Jump to content
NobiumCX

Kicking Out Of Arguments

Recommended Posts

Disads - make sure you answer any offense (i.e. link turns, impact turns) on the flow. Then, concede their defensive arguments (non-unique, no link, no impact, etc.) and make it clear to the judge you aren't going for the disad. If they're read both defensive and offensive arguments (i.e. a link turn and a no link argument) an easy way to answer the link turn is just by conceding their no link argument. The same goes for impact turns and no impact arguments. If they've straight turned you (only read offensive arguments), you're out of luck and are going to have to do a lot of work to win the disad.

CPs/Kritiks - same as disads (answer any offense and concede solvency deficits), but also concede that their permutation solves. however, you should make it clear that the permutation is just a test of competition, and not an advocacy, so even though it solves, they shouldn't be able to win on it in the 2AR.

 

Hope this helps.

  • Upvote 1

Share this post


Link to post
Share on other sites

If they're read both defensive and offensive arguments (i.e. a link turn and a no link argument) an easy way to answer the link turn is just by conceding their no link argument. The same goes for impact turns and no impact arguments. If they've straight turned you (only read offensive arguments), you're out of luck and are going to have to do a lot of work to win the disad.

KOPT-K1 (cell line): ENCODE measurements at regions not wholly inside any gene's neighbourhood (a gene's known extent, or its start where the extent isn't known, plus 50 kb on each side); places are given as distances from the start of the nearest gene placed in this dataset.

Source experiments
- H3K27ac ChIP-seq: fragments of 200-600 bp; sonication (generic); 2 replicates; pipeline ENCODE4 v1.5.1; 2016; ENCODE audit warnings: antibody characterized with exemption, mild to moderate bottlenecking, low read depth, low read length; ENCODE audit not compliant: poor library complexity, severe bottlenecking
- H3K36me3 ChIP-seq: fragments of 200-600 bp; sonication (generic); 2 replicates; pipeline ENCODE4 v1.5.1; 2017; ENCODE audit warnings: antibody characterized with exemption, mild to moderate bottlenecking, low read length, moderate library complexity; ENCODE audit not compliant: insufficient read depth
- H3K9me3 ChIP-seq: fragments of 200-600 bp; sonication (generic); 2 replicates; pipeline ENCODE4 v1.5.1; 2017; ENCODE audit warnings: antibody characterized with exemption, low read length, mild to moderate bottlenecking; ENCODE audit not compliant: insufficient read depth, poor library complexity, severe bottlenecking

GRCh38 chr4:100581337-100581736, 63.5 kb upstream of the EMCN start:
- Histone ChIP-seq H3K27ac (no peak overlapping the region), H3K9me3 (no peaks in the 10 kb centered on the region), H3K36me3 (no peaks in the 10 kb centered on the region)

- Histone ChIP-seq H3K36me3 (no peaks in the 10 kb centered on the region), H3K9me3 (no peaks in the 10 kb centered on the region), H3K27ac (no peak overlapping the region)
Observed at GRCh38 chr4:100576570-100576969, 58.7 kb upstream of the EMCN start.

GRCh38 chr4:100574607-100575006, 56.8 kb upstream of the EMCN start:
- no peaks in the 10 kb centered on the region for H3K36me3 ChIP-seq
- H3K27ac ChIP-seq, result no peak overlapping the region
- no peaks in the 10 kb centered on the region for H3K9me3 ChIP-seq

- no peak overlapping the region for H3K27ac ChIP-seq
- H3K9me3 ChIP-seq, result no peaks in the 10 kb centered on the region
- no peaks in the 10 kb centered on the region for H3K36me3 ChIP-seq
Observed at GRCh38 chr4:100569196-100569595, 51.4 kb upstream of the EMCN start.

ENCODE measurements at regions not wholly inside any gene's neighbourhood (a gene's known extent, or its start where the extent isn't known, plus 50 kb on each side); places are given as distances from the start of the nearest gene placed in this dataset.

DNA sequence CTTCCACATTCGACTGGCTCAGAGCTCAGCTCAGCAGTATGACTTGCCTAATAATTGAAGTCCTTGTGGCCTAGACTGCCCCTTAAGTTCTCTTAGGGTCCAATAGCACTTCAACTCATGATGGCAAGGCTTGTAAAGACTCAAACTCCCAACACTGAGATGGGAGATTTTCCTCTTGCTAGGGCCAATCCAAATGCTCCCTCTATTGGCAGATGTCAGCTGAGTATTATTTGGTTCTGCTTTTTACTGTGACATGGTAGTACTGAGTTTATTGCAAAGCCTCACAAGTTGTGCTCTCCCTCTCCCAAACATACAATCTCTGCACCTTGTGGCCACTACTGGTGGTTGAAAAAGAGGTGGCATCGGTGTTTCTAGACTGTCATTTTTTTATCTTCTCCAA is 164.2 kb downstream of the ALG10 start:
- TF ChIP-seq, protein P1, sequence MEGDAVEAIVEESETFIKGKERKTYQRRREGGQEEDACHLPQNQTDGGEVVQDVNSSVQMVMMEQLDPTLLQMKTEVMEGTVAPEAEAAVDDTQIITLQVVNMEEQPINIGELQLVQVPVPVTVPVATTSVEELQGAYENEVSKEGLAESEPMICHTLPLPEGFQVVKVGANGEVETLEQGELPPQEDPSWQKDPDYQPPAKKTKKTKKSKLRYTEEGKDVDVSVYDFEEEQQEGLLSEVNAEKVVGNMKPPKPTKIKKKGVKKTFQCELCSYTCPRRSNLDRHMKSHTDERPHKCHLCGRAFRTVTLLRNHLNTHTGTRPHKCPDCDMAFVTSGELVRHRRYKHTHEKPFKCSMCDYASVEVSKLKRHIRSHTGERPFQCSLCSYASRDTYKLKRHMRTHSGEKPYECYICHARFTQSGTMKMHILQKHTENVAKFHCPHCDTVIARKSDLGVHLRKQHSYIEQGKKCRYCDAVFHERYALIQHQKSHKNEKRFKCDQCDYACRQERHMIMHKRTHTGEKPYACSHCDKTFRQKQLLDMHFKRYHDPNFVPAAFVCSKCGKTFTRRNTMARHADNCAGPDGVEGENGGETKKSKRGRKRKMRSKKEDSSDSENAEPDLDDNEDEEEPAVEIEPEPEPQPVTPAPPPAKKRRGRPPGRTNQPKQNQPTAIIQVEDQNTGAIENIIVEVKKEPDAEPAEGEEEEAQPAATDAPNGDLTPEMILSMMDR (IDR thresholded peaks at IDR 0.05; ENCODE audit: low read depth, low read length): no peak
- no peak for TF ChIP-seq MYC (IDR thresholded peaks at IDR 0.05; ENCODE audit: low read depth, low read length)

The only thing to watch out for is that sometimes the link turn doesn't correlate perfectly with the link defense. This weekend I hit GBN's Sawyer and we kicked out of the straight turned DA by conceding his link defense argument that funding was already allocated, but his L/T was predicated off of the perception of the plan being built, meaning he still maintained the offense.

  • Upvote 3

Share this post


Link to post
Share on other sites

Situations in which you cannot kick out of the DA:

-the only arguments are a non-unique and link turn

-the only arguments are impact turns

 

Situations in which you cannot kick the CP or K:

-you have read it dispositionally and they read offense on it without perming it

-you have read it unconditionally

 

If they have read a combination of offensive and defensive arguments on a DA:

-if they read non-unique, link turn, and no impact: "concede no impact, that means there's no offense from the straight turn, not going for it"

-if they read non-unique and impact turn: "concede non-unique, the impact turn isn't offense for them because it happens whether you vote aff or neg, not going for it"

-if they read no link and impact turn: "concede no link, the impact turn isn't offense for them because they don't cause it, not going for it"

 

If you have read the CP or K conditionally:

-if they have read a perm: "not going for it, perms are a test of competition, don't let them advocate it"

-if they have not read a perm: "not going for it"

 

If you kick the CP or K, you must answer any theory on it which is a reason to reject the team. You should always clarify in 2AC cross-x what these theory arguments are.

 

If you kick the DA and there is both a no link and link turn, follow RaawrCat's advice. Nuances in the link debate can mess you up considerably if mishandled.

  • Upvote 2

Share this post


Link to post
Share on other sites

For kicking out of DAs on the negative I would suggest there are 5 routes: